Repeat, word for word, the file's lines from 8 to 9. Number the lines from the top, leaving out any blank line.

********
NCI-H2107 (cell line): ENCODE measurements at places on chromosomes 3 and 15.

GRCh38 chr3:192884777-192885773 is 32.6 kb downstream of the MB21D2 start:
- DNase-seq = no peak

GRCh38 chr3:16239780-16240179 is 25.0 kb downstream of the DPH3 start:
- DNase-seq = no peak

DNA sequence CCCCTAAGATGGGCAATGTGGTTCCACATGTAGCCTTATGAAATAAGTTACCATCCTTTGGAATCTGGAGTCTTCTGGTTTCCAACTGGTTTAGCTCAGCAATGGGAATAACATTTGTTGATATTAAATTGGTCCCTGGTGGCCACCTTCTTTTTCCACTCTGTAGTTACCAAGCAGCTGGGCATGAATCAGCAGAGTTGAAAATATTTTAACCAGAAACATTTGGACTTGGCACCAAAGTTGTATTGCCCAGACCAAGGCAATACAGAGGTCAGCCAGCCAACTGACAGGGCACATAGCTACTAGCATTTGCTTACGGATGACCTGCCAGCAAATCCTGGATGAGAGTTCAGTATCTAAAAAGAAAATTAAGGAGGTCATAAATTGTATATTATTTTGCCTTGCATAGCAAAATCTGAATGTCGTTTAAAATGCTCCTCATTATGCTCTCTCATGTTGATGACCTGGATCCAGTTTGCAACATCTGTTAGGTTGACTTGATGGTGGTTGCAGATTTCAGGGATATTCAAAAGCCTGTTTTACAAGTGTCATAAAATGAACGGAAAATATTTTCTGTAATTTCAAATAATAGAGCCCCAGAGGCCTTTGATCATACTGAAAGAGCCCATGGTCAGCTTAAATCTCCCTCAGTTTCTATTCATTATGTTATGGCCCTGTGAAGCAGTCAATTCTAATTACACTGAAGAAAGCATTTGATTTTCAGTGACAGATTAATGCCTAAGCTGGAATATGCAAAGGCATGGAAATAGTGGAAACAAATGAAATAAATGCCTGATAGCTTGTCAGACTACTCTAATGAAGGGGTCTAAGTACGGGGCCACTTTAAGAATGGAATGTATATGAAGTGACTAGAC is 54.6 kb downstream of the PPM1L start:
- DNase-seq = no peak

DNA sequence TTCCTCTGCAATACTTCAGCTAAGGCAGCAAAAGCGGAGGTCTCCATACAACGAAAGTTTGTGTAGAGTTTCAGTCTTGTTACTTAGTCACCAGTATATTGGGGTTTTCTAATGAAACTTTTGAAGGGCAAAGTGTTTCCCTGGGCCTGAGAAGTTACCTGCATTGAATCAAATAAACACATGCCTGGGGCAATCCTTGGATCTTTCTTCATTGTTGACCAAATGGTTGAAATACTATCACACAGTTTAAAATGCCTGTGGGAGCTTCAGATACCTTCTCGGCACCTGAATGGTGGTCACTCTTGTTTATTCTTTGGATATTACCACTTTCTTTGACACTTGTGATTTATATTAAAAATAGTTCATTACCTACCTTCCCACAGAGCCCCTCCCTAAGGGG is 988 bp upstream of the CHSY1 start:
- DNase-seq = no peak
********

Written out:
DNA sequence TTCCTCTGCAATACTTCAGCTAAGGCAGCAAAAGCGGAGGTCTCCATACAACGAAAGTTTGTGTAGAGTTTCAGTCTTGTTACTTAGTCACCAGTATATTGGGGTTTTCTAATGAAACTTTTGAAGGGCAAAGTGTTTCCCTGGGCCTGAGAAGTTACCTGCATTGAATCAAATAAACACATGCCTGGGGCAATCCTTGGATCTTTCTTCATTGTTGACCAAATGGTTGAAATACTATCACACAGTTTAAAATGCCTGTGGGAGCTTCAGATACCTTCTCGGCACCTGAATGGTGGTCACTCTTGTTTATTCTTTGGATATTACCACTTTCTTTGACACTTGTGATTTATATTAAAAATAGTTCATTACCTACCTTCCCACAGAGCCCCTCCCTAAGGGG is 988 bp upstream of the CHSY1 start:
- DNase-seq = no peak